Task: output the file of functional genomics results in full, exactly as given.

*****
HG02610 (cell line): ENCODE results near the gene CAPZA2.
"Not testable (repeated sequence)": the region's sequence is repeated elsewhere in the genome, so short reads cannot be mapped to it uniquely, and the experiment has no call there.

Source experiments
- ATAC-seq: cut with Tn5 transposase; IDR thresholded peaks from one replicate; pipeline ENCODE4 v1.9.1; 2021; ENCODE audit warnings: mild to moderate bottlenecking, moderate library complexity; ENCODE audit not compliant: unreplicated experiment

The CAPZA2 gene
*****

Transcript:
HG02610 (cell line): ENCODE results near the gene CAPZA2.
"Not testable (repeated sequence)": the region's sequence is repeated elsewhere in the genome, so short reads cannot be mapped to it uniquely, and the experiment has no call there.

Source experiments
- ATAC-seq: cut with Tn5 transposase; IDR thresholded peaks from one replicate; pipeline ENCODE4 v1.9.1; 2021; ENCODE audit warnings: mild to moderate bottlenecking, moderate library complexity; ENCODE audit not compliant: unreplicated experiment

The CAPZA2 gene